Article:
“Talking to Your Teenager” as featured in Franciscan Magazine

By Emily Stimpson Chapman PDF version

Stonehenge. Crop circles. The inner-life of your teenager. These are numbered among the great mysteries of the universe. But at least one doesn’t have to remain a mystery.

Recently, Franciscan Magazine spoke with Alicia (Doman ’94) Hernon, mother to 10 children, ages 22 to 5, and co-host (with her husband and Franciscan’s vice president of Strategic Relations, Michael ’94) of the popular podcast “Messy Parenting” (messyparenting.org). We asked how she successfully manages to keep the lines of communication open with her offspring once they enter the teen years. Here’s what we learned.

  1.  Take an afternoon nap.
    This advice Hernon received from her friend Kimberly Hahn years ago. And a decade of parenting teens has confirmed its wisdom. “Nighttime is when they want to talk,” Hernon says. “As soon as the little ones go to bed, the teens start appearing. They’ll want to watch television, play a game, or just chat. It’s important for parents to be ready for that.”
  2. Don’t lecture. Listen.
    When your teenager initiates a conversation, Hernon says to resist the temptation to use that conversation as a teaching time. Instead, ask questions. “Really seek to understand them,”  she says, “even if they’re saying things you disagree with. Everyone wants to be understood and known. If your teenagers are taking time to reveal themselves, don’t stifle it with lecturing.”
  3. Create an environment where they want to talk.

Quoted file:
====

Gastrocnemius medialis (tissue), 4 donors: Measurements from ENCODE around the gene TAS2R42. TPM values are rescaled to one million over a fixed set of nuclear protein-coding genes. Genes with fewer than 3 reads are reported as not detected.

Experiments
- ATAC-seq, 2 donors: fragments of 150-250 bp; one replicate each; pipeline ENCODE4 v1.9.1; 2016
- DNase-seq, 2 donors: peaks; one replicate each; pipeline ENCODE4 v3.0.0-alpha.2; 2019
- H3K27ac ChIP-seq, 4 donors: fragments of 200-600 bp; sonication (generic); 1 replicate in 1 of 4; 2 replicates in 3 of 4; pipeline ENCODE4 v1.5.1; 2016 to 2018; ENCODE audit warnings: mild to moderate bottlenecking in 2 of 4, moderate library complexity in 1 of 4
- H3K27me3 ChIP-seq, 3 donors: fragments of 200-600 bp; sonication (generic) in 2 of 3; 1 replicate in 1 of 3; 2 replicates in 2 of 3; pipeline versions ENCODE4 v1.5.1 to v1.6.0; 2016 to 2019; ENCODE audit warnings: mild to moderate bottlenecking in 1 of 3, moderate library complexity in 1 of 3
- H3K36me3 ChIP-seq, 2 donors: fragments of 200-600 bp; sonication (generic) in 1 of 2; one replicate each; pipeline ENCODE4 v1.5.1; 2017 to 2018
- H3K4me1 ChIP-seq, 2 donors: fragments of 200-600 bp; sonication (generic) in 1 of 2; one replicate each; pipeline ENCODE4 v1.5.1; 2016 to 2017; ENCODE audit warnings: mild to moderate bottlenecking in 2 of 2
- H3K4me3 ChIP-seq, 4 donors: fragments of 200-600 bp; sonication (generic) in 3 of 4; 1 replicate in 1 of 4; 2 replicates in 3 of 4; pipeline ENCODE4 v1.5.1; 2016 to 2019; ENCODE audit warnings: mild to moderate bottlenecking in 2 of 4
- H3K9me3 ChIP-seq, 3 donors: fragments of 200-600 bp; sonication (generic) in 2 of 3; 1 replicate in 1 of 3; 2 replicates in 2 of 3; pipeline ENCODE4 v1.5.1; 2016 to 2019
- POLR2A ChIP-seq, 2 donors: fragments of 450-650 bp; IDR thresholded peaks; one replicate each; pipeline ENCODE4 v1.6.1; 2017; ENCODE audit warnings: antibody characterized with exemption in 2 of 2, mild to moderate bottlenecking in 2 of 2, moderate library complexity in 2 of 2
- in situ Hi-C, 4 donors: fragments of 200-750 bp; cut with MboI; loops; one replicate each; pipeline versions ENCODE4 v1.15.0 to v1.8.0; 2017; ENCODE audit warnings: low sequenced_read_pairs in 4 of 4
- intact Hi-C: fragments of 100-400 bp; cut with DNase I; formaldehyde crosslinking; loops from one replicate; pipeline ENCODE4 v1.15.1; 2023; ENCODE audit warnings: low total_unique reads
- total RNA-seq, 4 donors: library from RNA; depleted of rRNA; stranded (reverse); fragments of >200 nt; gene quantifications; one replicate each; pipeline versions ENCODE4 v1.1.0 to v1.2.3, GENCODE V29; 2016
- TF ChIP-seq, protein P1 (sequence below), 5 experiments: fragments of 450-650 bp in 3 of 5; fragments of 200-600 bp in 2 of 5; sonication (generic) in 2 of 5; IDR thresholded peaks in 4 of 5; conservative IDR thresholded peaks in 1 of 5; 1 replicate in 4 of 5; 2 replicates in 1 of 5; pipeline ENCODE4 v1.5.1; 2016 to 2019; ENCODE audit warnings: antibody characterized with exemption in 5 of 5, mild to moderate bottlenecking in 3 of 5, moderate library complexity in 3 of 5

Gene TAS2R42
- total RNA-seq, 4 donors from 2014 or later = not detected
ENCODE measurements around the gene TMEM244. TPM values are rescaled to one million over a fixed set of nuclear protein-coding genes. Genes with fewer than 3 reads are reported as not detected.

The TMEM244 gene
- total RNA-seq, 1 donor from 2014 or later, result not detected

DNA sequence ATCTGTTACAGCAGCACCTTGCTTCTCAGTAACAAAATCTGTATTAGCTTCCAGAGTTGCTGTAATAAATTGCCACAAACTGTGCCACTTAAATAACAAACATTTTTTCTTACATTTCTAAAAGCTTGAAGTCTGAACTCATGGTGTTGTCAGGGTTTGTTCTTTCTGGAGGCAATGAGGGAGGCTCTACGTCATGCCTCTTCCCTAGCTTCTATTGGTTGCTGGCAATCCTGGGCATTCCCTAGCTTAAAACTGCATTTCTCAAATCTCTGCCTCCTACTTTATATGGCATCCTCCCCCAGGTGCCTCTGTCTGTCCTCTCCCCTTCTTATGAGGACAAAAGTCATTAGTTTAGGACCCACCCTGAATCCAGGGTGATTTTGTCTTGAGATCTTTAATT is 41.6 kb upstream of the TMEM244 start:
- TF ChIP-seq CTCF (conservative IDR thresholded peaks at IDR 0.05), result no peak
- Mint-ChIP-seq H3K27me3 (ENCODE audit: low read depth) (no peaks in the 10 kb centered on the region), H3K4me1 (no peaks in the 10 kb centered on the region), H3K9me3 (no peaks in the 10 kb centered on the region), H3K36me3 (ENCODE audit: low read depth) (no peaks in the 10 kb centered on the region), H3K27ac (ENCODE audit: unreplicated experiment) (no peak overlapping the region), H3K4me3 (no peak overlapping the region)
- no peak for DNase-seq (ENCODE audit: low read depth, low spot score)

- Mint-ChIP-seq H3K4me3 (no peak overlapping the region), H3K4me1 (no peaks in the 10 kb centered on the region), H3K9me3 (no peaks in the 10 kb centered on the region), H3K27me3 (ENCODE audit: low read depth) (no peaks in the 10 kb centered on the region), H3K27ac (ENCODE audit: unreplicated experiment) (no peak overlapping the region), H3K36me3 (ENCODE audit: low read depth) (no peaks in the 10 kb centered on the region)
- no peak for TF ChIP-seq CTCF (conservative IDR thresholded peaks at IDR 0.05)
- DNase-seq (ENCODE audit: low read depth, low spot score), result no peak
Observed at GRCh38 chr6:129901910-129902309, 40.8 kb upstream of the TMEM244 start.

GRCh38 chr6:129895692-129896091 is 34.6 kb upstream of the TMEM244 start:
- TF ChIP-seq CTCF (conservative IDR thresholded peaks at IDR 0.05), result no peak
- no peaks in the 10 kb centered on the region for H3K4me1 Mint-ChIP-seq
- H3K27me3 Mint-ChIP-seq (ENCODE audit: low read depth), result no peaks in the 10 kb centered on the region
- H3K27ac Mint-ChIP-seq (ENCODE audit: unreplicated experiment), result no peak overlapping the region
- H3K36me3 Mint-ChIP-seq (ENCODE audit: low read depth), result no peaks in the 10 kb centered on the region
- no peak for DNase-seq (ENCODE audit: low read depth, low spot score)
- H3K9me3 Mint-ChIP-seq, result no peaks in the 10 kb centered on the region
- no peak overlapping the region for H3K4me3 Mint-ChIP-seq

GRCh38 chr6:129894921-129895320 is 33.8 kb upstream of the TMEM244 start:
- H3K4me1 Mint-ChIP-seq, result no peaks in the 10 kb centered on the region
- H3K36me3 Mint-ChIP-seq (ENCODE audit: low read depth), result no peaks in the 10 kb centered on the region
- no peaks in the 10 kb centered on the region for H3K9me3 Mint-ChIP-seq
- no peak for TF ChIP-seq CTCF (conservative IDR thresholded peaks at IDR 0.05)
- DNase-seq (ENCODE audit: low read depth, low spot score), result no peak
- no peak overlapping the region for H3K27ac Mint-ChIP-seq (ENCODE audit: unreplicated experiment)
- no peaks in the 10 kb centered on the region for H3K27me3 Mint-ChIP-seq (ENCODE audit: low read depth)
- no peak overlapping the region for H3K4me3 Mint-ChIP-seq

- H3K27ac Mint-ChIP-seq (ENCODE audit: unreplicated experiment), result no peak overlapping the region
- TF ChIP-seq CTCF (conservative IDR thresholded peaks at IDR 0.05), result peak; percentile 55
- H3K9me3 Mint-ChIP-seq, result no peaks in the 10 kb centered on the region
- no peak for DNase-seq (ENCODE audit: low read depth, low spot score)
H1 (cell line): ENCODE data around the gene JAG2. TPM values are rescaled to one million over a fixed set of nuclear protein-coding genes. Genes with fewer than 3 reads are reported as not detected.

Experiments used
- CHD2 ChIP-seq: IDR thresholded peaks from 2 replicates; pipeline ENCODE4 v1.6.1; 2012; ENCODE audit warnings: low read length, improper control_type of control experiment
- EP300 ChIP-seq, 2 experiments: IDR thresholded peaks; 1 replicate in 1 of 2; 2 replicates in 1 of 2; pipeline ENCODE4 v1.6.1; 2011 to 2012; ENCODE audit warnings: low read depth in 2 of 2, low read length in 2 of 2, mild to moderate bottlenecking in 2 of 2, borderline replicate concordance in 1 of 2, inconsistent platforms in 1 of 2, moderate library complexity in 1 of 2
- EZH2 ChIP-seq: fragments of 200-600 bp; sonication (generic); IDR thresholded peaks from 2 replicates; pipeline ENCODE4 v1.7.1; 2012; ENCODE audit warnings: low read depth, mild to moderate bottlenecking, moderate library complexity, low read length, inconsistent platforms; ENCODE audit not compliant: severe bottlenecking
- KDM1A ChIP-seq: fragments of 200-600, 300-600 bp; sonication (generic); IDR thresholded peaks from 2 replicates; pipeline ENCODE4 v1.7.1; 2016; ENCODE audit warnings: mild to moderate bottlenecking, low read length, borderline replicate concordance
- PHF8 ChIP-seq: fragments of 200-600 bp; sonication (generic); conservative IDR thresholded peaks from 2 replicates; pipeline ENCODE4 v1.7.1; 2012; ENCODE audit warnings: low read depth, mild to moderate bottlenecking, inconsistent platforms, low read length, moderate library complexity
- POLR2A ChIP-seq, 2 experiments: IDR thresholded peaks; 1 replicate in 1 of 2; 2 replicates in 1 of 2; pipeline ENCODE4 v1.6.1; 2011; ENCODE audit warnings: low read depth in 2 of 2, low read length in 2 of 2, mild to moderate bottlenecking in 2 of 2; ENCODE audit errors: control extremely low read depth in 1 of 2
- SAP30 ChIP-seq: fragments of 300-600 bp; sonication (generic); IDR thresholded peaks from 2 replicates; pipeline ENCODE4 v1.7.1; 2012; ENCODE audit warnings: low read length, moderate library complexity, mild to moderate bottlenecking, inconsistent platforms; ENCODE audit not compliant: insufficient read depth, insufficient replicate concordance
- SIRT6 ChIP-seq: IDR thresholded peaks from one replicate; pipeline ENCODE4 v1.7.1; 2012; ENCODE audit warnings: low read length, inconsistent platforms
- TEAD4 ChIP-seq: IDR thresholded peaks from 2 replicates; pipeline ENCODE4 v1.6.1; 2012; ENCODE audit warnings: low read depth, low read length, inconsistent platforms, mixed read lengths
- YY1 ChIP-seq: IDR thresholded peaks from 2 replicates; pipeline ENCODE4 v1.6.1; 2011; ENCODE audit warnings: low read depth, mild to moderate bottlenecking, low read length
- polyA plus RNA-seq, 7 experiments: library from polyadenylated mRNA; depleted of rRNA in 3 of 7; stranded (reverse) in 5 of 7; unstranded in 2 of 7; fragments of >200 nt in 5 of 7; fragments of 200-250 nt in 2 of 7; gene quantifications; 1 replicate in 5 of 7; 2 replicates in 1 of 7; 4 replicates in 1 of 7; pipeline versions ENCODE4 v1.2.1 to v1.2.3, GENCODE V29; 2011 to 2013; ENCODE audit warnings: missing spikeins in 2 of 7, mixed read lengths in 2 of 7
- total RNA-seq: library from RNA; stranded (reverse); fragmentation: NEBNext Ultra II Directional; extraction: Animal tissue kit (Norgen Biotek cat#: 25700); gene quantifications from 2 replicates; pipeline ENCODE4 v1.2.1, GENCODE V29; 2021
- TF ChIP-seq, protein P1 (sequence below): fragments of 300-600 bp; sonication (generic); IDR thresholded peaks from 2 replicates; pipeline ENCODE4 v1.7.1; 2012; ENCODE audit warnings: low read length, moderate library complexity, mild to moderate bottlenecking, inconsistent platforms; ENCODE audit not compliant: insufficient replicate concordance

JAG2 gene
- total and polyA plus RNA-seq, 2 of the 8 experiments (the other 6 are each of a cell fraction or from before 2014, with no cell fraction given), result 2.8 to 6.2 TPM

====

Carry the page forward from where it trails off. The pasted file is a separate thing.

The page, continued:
Years ago, Hernon asked her aunt (a mother of seven grown children, mostly girls) her secret to keeping lines of communication open. The aunt’s response?
    “I do two things well: I shop, and I eat.” Hernon now does the same with her own girls. “It’s true,” she says. “Girls like to shop and eat. Doing those things with them loosens them up.”
    When it comes to boys, however, Hernon recommends hitting a trail instead of a mall.
    “They want to be moving,” she says. “They want to be moving,” she says. “When they’re active is when they’re most likely to talk. Even if they stay quiet, that’s OK. Sometimes it’s good to just be present to them. They need to know you want to be with them.”
  4.  Ask their opinion.
    Teenagers are known for their strong opinions. Parents should make that work in their favor, says Hernon.
    She explains, “Find their button. Find something they’re passionate about—politics, sports, popular culture—
    and ask them about it. Doing that is a way of honoring them and showing respect. It’s also a good way to shape them intellectually and work on critical thinking. When you do this, however, it’s important to remember
    that not everything is a moral issue. There are lots of things we can disagree on, and that’s OK.”
  5. Be vulnerable.
    The teen years are a time of transition. Parenting teens well, Hernon says, requires acknowledging that transition and preparing both your teens and yourself for the time when they no longer call your home their home. One way she recommends doing this is to start sharing more with them.
    “That may seem weird to parents who are parenting 10- or 12-year-olds,” she acknowledges. “But at age 14, 16,
    18, they’re in a time of transition, and your relationship with them needs to change. Lots of parents get tripped
    up when they treat their 18-year-old the same as their 14-year-old, or their 16-year-old the same as their 12-year old. Don’t dump on them. Don’t lean on them emotionally. But you can let them know you’re having a hard day or have a problem with work. If you want
    your teenager to be vulnerable with you, take that fi rst step and model it in an appropriate way.” ■



PDF version of Talking to Your Teenager


Article originally printed in Franciscan Magazine